“Tall, Dark, and Tweedy”: Jazz Age Artist John Held Jr. was also an archaeological illustrator – and a World War I spy

Life Magazine cover from 1926, by John Held, Jr. Source: Washington University in St. Louis.

In the 1920s, John Held, Jr., became famous for his drawings in Life, Vanity Fair, and other magazines that enshrined the iconic flapper image: lean and leggy, with beaded necklace swinging as she danced the Charleston with her companion, the round-headed, pencil-necked, Joe College.

The “tall, dark and tweedy” (Shuttleworth 1965) artist had come to New York City from Utah in 1912, where he found work as a commercial artist. As America entered World War I, John Held would take on another, clandestine, responsibility. Continue reading ““Tall, Dark, and Tweedy”: Jazz Age Artist John Held Jr. was also an archaeological illustrator – and a World War I spy”

Mercy, the Mummy Mumbled: the 1918 African American Silent Film

With Halloween approaching, here’s a shoutout to an early mummy movie. Mercy, the Mummy Mumbled, is an all-black silent film from 1918. Several silent movies featured mummies as plot devices; The Egyptian Mummy, for example, was released in 1914 but Mercy is likely the only one made by African-American filmmakers for African-American audiences.

The plots of the two films are very similar: a mad scientist is willing to pay big bucks for a mummy to experiment on; a young man needs money to marry his girlfriend; a fake mummy is created. Mercy adds two Egyptian secret agents tracking down their country’s stolen artifacts to the story, all within an 11 minute run time.

Mercy, the Mummy Mumbled was released by the short-lived Ebony Film Corporation  of Chicago and is included in Pioneers of African-American Cinema box set (but Mercy is only on the Blu-ray collection, not on the DVD collection) by Kino Lorber. The five discs include movies from as early as 1915 and as late as 1946.  See the New York Times review for more details: Black Filmmaking Aborning. Much of the film can also be viewed on YouTube, and stills from Mercy can be seen at the DAARAC site. The Egyptian Mummy, released by the much larger Vitagraph company, can be streamed on Amazon Prime.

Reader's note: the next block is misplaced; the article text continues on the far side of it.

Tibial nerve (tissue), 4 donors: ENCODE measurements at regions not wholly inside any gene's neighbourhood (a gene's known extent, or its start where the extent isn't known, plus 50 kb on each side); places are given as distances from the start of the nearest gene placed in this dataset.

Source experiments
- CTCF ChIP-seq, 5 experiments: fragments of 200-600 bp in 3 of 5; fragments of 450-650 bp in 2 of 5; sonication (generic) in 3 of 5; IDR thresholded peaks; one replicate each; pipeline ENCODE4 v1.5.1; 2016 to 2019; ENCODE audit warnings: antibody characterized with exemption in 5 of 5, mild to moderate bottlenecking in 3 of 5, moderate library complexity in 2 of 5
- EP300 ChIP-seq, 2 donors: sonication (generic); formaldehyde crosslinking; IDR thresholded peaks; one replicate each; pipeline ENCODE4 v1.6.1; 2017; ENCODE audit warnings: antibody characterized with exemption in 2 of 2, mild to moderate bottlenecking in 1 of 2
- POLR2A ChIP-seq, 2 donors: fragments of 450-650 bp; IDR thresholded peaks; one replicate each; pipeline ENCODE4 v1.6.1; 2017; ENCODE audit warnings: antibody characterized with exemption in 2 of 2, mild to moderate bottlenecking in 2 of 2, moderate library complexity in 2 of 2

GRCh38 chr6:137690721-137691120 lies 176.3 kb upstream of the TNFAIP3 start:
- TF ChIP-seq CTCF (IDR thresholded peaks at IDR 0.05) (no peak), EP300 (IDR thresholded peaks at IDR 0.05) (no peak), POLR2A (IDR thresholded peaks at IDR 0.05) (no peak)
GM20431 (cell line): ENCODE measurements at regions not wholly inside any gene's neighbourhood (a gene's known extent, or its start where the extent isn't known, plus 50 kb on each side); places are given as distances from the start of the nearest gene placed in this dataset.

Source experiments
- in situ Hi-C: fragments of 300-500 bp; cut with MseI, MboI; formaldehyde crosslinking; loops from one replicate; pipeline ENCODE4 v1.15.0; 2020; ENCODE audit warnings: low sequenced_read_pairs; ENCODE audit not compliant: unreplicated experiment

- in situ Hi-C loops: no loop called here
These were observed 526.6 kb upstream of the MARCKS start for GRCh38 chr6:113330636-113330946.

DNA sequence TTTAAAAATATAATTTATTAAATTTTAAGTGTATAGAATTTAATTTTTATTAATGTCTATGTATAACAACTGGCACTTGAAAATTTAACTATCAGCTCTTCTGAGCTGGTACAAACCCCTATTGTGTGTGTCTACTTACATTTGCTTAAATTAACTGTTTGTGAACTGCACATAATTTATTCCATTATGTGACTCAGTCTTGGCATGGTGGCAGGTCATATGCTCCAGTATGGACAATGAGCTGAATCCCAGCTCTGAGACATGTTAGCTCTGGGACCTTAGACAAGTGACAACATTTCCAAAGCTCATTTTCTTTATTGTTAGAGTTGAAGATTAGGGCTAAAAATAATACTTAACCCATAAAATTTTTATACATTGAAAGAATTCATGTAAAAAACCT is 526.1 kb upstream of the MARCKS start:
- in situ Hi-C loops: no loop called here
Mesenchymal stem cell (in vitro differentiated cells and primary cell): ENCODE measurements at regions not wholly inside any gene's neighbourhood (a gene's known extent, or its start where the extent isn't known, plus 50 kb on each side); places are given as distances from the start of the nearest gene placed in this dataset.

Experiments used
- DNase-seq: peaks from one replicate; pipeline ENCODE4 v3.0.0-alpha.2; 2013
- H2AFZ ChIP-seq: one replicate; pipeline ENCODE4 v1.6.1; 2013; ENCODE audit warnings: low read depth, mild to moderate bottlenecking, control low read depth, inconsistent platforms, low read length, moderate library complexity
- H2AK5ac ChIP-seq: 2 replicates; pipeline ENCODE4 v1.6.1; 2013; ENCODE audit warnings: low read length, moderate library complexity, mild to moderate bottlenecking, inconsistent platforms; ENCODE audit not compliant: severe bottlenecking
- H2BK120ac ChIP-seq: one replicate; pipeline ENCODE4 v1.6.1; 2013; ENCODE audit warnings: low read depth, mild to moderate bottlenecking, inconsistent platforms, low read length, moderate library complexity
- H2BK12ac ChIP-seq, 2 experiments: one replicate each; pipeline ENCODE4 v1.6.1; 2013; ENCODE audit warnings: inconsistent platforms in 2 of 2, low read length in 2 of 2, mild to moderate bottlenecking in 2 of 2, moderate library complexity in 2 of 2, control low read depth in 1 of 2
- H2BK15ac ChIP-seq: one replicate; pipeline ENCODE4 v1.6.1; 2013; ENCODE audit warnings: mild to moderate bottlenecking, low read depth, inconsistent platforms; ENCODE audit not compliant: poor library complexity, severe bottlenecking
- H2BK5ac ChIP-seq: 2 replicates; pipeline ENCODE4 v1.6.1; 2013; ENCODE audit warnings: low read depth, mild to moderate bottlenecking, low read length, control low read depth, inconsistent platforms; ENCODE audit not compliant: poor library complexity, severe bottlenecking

The Kaleva Incident and the Death of Henry Antheil, Jr.


Antheil Family Tombstone, Riverview Cemetery, Trenton, NJ

The name Henry Antheil, Jr, is on a tombstone in Riverview Cemetery, but he is not buried there. Henry, the younger brother of avant-garde composer George Antheil, was a Trenton, New Jersey native who joined the U.S. Foreign service as a cipher clerk and was posted in Helsinki, Finland, at the beginning of World War II. Henry Antheil, Jr., could be considered an early American casualty of both World War II and the Cold War.

Henry Antheil, Jr. Source: Killed in Finland. Library of Congress, www.loc.gov/item/2006680357/

As the Nazis advanced on Paris, the Soviet Union moved towards taking over the Baltic country of Estonia. On June 14, 1940, the 27 year old Antheil was sent to pick up several diplomatic pouches from the American legation in Estonia’s capital. He then board a Finnish commercial airplane, the Kaleva, to return to Finland. Less than ten minutes after the Kaleva took off from Estonia, two Soviet bombers intercepted it and shot it out of the sky. Almost immediately, a Soviet submarine arrived at the crash location and seized the diplomatic pouches. There were no survivors. The plane has never been recovered. Continue reading “The Kaleva Incident and the Death of Henry Antheil, Jr.”

Who Really Discovered the First Paleoindian Sites in Vermont?

In 1927, the Folsom site in New Mexico, which contained the distinctive fluted stone points of the same name directly associated with an extinct species of bison, was identified by archaeologists as the first Paleoindian site. In conjunction with the similar, but earlier, Clovis fluted points found at Blackwater Draw a few years later, these two sites provided clear evidence that humans had been present in the United States since the end of the Pleistocene.

As these discoveries became publicized and archaeologists looked for more examples of early sites, it soon became apparent that fluted points had been found in many states by amateur antiquarians, often as surface finds. Without good contextual data, however, no one had realized how old these points actually were.

In 1929, Vermont collector Benjamin Fisher read an article about the Folsom site in the New York Herald Tribune. He immediately wrote a letter to the scientist mentioned in the paper, Barnum Brown, at the American Museum of Natural History: Continue reading “Who Really Discovered the First Paleoindian Sites in Vermont?”

“Women who have really done things:” The Jazz Age Founders of The Society of Woman Geographers

You may known Marguerite Harrison from the silent-film era documentary Grass: A Nation’s Battle for Life, which she made with the two men who later went on to make King Kong. In 1925, the same year Grass was released, she and three other women formed The Society of Woman Geographers. The story of The Intrepid ’20s Women Who Formed an All-Female Global Exploration Society, by April White, is at Atlas Obscura.

 

Annie Alexander’s Contribution to Passenger Pigeon Research

An eyewitness account of trapping passenger pigeons in New Jersey in the early 1800s is one of only two publications by the woman who founded one of the premier paleontological museums in America.

In 1927, a short communication was published in the journal The Condor that quoted a letter from John Thomas Waterhouse to his parents back in England. Waterhouse described how the New Jerseyans hunted passenger pigeons using nets and guns. Continue reading “Annie Alexander’s Contribution to Passenger Pigeon Research”